As families gather together to celebrate the Thanksgiving holiday, the occasion provides a most appropriate opportunity to take stock of the past.
There is no doubt that Americans are adventurers, our ancestors, who ventured across the oceans to settle these, once wild lands, have imbibed us with this spirit.
It is difficult to imagine the extent of their journey, especially in this current ‘instant era,’ where needs can be satisfied or goods are available, “on credit, toll free, 24/7, with free shipping.”
Our current patterns of existence have become so comfortable and so convenient that it is impossible to imagine the difficulties our ancestors encountered, when they first disembarked in Plymouth, on a cold November morning in 1620.
The land was much rougher at the time, and the times were much tougher. Accordingly, the people were appropriately seasoned to such hardships, and they learned how to coexist with nature, and how to utilize the bounty it provides.
They couldn't receive weather updates over the television, or text a message home on some, miniature handheld contraption.
Instead, they understood natural patterns, and they learned how to live off the land. It was not an instant accomplishment, and the effort continues to be part of an ongoing process.
By comparison, modern day society has become soft, and relatively clueless to nature's signals. It is not surprising, for as much as we appreciate nature, we also strive for comfort. We may want to rough it, but we prefer to rough it easy.
Unfortunately, this comfort loving train of thought has been embraced by the younger generation, whose spirit of adventure is now largely satisfied by the click of a button on a search engine.
The trials and tribulations of travel have largely been removed, as modern day society has largely pasteurized our spirit of adventure, and homogenized the nature of our travels.
Although we may still be adventurers, at heart, our increasingly hectic lives no longer provides us with opportunities to truly enjoy the special places where we can find both recreation and solitude.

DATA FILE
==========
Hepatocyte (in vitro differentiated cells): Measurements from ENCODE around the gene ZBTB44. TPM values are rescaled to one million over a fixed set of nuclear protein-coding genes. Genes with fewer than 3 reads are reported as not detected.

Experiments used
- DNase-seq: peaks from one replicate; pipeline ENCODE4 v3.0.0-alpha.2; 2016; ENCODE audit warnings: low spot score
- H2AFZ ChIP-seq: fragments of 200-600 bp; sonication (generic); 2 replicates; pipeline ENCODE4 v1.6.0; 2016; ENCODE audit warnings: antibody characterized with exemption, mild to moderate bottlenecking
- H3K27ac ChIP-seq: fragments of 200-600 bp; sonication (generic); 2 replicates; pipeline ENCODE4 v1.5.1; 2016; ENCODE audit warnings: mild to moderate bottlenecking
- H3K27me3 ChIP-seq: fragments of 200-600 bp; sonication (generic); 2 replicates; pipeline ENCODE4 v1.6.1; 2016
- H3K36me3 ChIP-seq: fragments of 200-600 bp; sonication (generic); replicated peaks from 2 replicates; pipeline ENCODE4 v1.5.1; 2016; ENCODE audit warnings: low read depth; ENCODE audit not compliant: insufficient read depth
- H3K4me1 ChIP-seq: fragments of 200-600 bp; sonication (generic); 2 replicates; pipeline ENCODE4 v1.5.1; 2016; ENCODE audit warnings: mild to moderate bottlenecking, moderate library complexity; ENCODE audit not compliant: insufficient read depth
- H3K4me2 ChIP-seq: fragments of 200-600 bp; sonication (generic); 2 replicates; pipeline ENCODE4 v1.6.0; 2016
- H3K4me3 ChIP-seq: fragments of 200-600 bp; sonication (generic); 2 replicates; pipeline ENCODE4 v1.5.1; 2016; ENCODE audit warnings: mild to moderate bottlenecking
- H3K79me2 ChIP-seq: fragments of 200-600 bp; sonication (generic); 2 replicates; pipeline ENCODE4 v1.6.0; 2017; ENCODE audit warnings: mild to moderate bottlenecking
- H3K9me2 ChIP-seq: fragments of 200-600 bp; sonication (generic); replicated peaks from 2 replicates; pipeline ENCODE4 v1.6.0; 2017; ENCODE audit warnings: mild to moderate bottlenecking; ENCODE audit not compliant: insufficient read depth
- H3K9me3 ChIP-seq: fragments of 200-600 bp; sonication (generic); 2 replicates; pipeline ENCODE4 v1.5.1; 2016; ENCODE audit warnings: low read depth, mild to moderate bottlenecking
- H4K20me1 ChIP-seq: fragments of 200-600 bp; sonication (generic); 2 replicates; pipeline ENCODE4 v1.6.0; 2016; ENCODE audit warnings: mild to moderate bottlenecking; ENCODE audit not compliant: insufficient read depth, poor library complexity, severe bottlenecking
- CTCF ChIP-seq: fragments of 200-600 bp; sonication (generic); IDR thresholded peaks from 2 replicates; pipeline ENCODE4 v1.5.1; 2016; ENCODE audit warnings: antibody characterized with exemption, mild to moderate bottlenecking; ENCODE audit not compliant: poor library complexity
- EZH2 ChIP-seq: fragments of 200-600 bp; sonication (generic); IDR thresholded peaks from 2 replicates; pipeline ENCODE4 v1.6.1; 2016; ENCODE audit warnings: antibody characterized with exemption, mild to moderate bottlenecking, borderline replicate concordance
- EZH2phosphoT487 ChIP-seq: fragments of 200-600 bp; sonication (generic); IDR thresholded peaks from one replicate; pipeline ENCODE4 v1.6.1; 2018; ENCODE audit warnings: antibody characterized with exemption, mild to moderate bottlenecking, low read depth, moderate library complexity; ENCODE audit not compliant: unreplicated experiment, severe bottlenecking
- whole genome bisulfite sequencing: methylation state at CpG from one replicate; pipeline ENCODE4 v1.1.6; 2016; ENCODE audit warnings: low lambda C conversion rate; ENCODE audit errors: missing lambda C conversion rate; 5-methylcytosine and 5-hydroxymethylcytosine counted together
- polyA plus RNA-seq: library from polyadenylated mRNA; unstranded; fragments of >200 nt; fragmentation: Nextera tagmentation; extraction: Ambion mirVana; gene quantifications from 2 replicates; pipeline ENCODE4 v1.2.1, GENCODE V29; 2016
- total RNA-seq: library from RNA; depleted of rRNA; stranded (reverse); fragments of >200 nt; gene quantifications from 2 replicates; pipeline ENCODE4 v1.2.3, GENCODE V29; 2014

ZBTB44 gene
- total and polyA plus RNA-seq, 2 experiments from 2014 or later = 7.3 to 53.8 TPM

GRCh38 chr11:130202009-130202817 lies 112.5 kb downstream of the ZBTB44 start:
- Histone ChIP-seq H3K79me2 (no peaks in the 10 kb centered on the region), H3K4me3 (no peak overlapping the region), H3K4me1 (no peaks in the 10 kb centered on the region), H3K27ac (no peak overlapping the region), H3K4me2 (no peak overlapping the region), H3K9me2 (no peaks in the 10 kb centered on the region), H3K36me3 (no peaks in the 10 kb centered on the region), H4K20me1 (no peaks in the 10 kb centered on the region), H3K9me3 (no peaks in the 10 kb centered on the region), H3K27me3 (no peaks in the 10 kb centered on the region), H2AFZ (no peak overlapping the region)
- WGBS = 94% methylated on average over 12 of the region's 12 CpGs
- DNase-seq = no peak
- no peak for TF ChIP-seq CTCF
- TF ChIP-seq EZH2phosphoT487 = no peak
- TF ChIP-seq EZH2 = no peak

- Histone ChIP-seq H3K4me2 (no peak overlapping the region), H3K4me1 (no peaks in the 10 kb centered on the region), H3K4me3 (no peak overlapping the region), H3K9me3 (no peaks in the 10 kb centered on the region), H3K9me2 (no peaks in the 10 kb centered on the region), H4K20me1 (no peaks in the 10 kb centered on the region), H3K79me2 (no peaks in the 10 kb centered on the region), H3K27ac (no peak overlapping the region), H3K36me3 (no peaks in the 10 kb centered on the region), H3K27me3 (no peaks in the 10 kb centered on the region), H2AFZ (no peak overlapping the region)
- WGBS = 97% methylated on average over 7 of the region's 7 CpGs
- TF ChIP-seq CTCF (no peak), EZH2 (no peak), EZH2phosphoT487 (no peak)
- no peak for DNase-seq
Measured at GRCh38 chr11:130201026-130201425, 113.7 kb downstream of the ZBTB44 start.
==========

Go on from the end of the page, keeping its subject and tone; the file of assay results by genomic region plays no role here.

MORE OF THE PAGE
It is also disturbing to discover how much further removed the next generation is from the land.
As USA Today reported, “The fundamental nature of childhood has changed in a single generation. The unstructured outdoor childhood has all but vanished. Today, childhood is spent mostly indoors.”
Despite the convenience of instant communications, today’s children are further removed from the land than all of the previous generations.
This detachment has been linked to a lack of regular exercise, increases in childhood obesity, myopia, and a host of other maladies.
Childhood obesity has doubled over the past 30 years for preschoolers and adolescents, and more than tripled for children aged 6-11.
Although the average American kid can recognize over 1,000 corporate logos by the age of 10, they can’t identify 10 animals, plants or trees in their own backyard.
In the 1970’s, over 70 percent of kids walked or biked to school, currently less than 20 percent of kids walk or bike to school today.
Children on average participate in just 30 minutes of unregulated time outdoors per week; however, their weekly electronic media exposure totals nearly 45 hours a week.
The spirit of discovery is instilled in every child, and if properly nourished, it will provide a lifelong sense of discovery and interest.
On a local level, schools and communities must do more to foster this innate sense of adventure and discovery, and parents can help this process by tapping into the region’s nearly limitless resources for natural recreational opportunity.
Across rural America, our children must be well versed in the opportunities for positive natural entertainment, for without such skills, the lure of a host of negative recreational opportunities will be difficult to ignore.
In the more urban, and suburban areas, there is often a wide range of recreational options available for children, ranging from ballparks to recreation centers, and from movie theatres to malls, to organized sports leagues. With a readily available host of options, there is usually something for a kid to do.
However, in rural settings, the list of “organized recreational options” is quite limited. Country kids must learn to make their own fun, and as a result, any kid that lacks the basic fundamentals for outdoor travel and recreation is severely disadvantaged.
Joe Hackett is a guide and sportsman residing in Ray Brook. Contact him at email@example.com